Matthew W. Mason

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The relative importance that certain strain features, including mode (e.g., tension vs. compression) and magnitude, have in affecting adaptive bone remodeling seen in normal skeletally mature bones remains controversial. The equine radius is used as a model because in vivo strain data show that the mid-to-proximal diaphysis receives a consistent history of(More)
BACKGROUND Functionally induced strains provide epigenetic signaling for bone modeling and remodeling activities. Strain gauge documentation of the equine third metacarpal reveals a neutral axis passing through the craniolateral cortex, resulting in a narrow band of cortex loaded predominantly in tension, with the remainder of the cortex experiencing a wide(More)
BACKGROUND Examination of a simple skeletal cantilevered beam-like bone (artiodactyl calcaneus) suggests that regional differences in strain magnitude and mode (tension vs. compression) reflect regional adaptation in the structural/material organization of bone. The artiodactyl (e.g., sheep and deer) calcaneus has a predominant loading condition typified by(More)
One hundred thirty patients with severe aplastic anemia were conditioned with cyclophosphamide for transplantation of marrow from HLA-identical siblings. The patients were selected for the present analysis according to the criterion of sustained marrow engraftment. Of the 130 patients, 97 are now alive between 1.4 and 11 years (median, 5) after(More)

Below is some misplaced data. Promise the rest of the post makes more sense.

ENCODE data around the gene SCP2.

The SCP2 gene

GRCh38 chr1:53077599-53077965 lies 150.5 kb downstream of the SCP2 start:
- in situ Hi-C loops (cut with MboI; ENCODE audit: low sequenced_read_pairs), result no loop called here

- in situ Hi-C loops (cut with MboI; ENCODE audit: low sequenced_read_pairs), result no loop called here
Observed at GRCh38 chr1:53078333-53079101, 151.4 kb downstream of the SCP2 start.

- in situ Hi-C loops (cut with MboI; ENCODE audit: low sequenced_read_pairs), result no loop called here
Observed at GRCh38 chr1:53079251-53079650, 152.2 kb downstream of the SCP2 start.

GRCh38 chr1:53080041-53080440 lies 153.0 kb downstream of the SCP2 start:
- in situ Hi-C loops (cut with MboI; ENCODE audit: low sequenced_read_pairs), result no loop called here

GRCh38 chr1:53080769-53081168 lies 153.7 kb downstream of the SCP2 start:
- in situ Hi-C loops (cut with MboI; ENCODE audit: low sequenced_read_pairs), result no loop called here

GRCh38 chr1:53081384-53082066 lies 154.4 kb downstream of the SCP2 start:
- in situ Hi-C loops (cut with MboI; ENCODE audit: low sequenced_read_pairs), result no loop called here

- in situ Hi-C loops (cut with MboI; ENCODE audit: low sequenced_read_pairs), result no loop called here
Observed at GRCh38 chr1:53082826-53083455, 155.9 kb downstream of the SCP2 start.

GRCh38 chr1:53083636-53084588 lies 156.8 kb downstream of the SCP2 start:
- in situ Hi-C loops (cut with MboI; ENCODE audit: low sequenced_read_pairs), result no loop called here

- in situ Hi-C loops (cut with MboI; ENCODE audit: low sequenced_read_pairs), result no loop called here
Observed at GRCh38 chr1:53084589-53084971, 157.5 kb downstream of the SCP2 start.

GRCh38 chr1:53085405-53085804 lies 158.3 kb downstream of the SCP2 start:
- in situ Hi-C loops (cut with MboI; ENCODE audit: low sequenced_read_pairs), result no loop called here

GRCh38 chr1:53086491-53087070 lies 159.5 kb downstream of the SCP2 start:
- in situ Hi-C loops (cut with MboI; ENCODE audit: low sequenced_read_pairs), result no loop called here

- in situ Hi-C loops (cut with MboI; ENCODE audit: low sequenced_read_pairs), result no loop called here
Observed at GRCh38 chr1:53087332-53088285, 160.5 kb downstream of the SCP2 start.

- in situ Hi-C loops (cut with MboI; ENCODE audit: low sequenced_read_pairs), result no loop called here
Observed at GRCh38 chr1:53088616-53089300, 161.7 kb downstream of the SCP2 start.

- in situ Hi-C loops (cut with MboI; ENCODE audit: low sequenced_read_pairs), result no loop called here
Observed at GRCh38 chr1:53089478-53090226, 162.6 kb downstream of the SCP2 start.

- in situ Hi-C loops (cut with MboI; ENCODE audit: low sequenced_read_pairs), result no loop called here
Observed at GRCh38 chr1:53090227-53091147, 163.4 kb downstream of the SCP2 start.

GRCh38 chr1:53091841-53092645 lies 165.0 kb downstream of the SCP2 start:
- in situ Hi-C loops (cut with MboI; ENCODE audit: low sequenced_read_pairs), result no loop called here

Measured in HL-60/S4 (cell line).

BACKGROUND It has been hypothesized that bone has the capacity to accommodate regional differences in tension and compression strain mode and/or magnitude by altering its osteonal microstructure. We examined a simple cantilevered bone to determine whether regional differences in particular strain-related features are reflected in the microstructural(More)
The artiodactyl (mule deer) calcaneus was examined for structural and material features that represent regional differences in cortical bone modeling and remodeling activities. Cortical thickness, resorption and formation surfaces, mineral content (percent ash), and microstructure were quantified between and within skeletally immature and mature bones.(More)
Coronary heart disease incidence during 1958-1974, in a cohort of Hiroshima and Nagasaki residents, was found to relate significantly (p = 0.01) to total leukocyte count, taken an average of two years earlier. Relative risks, as a function of leukocyte count, did not appear to depend on sex or cigarette smoking status, but may be larger for subjects less(More)
Data on Hiroshima and Nagasaki A-bomb survivors are used to investigate, for each city, possible circular asymmetry in cancer mortality around the hypocenter. Using the Cox regression method and controlling for age ATB, sex, followup year, distance from the hypocenter, and type of shielding, it is found that in Hiroshima cancer mortality was significantly(More)
Elevated total leukocyte count in a biennial examination period is shown to be a significant (p = 0.001) predictor of cerebral infarction (CI) incidence in the subsequent 2 yr examination period, in a large Japanese cohort study. This association is not explainable on the basis of corresponding age, sex or blood pressure levels. The extent to which the(More)